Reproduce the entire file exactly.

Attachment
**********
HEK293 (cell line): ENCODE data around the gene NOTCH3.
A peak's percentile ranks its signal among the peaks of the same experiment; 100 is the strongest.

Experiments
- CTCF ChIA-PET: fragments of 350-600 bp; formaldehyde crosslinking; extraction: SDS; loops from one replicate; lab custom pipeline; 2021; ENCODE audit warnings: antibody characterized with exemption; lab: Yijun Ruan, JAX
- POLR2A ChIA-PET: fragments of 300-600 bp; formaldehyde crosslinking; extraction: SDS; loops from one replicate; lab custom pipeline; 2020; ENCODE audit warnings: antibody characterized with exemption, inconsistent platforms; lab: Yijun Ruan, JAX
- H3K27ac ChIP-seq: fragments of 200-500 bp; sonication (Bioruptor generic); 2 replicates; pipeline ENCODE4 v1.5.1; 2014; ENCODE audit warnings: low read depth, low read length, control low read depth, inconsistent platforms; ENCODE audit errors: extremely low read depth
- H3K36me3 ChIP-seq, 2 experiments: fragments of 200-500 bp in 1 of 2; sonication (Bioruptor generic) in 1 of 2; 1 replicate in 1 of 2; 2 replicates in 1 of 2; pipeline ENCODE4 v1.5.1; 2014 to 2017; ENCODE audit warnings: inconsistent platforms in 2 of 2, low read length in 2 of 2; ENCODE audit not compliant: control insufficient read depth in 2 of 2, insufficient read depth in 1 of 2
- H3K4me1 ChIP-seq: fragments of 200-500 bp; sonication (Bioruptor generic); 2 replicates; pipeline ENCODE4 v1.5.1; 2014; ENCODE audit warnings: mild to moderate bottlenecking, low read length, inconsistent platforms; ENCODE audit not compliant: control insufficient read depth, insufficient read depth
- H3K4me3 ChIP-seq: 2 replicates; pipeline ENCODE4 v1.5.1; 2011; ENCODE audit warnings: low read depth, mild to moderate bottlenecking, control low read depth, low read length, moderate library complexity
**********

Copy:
HEK293 (cell line): ENCODE data around the gene NOTCH3.
A peak's percentile ranks its signal among the peaks of the same experiment; 100 is the strongest.

Experiments
- CTCF ChIA-PET: fragments of 350-600 bp; formaldehyde crosslinking; extraction: SDS; loops from one replicate; lab custom pipeline; 2021; ENCODE audit warnings: antibody characterized with exemption; lab: Yijun Ruan, JAX
- POLR2A ChIA-PET: fragments of 300-600 bp; formaldehyde crosslinking; extraction: SDS; loops from one replicate; lab custom pipeline; 2020; ENCODE audit warnings: antibody characterized with exemption, inconsistent platforms; lab: Yijun Ruan, JAX
- H3K27ac ChIP-seq: fragments of 200-500 bp; sonication (Bioruptor generic); 2 replicates; pipeline ENCODE4 v1.5.1; 2014; ENCODE audit warnings: low read depth, low read length, control low read depth, inconsistent platforms; ENCODE audit errors: extremely low read depth
- H3K36me3 ChIP-seq, 2 experiments: fragments of 200-500 bp in 1 of 2; sonication (Bioruptor generic) in 1 of 2; 1 replicate in 1 of 2; 2 replicates in 1 of 2; pipeline ENCODE4 v1.5.1; 2014 to 2017; ENCODE audit warnings: inconsistent platforms in 2 of 2, low read length in 2 of 2; ENCODE audit not compliant: control insufficient read depth in 2 of 2, insufficient read depth in 1 of 2
- H3K4me1 ChIP-seq: fragments of 200-500 bp; sonication (Bioruptor generic); 2 replicates; pipeline ENCODE4 v1.5.1; 2014; ENCODE audit warnings: mild to moderate bottlenecking, low read length, inconsistent platforms; ENCODE audit not compliant: control insufficient read depth, insufficient read depth
- H3K4me3 ChIP-seq: 2 replicates; pipeline ENCODE4 v1.5.1; 2011; ENCODE audit warnings: low read depth, mild to moderate bottlenecking, control low read depth, low read length, moderate library complexity